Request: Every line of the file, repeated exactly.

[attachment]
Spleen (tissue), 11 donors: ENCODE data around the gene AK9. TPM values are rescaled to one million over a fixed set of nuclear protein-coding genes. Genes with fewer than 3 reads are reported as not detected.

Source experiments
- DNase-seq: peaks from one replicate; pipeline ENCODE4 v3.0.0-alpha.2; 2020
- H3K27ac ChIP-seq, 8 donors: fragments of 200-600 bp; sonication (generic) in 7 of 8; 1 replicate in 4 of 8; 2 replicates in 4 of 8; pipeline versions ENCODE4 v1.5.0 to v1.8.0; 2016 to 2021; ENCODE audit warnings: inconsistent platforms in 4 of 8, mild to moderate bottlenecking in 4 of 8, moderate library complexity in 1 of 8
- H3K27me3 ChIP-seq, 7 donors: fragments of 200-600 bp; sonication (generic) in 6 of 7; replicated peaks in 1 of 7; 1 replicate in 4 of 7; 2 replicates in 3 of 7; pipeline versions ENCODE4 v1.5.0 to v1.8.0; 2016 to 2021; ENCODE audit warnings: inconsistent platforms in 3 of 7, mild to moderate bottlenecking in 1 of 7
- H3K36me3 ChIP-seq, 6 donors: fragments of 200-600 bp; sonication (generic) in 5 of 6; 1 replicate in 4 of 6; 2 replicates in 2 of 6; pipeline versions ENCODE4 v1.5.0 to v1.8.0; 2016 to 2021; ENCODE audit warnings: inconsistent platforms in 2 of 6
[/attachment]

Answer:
Spleen (tissue), 11 donors: ENCODE data around the gene AK9. TPM values are rescaled to one million over a fixed set of nuclear protein-coding genes. Genes with fewer than 3 reads are reported as not detected.

Source experiments
- DNase-seq: peaks from one replicate; pipeline ENCODE4 v3.0.0-alpha.2; 2020
- H3K27ac ChIP-seq, 8 donors: fragments of 200-600 bp; sonication (generic) in 7 of 8; 1 replicate in 4 of 8; 2 replicates in 4 of 8; pipeline versions ENCODE4 v1.5.0 to v1.8.0; 2016 to 2021; ENCODE audit warnings: inconsistent platforms in 4 of 8, mild to moderate bottlenecking in 4 of 8, moderate library complexity in 1 of 8
- H3K27me3 ChIP-seq, 7 donors: fragments of 200-600 bp; sonication (generic) in 6 of 7; replicated peaks in 1 of 7; 1 replicate in 4 of 7; 2 replicates in 3 of 7; pipeline versions ENCODE4 v1.5.0 to v1.8.0; 2016 to 2021; ENCODE audit warnings: inconsistent platforms in 3 of 7, mild to moderate bottlenecking in 1 of 7
- H3K36me3 ChIP-seq, 6 donors: fragments of 200-600 bp; sonication (generic) in 5 of 6; 1 replicate in 4 of 6; 2 replicates in 2 of 6; pipeline versions ENCODE4 v1.5.0 to v1.8.0; 2016 to 2021; ENCODE audit warnings: inconsistent platforms in 2 of 6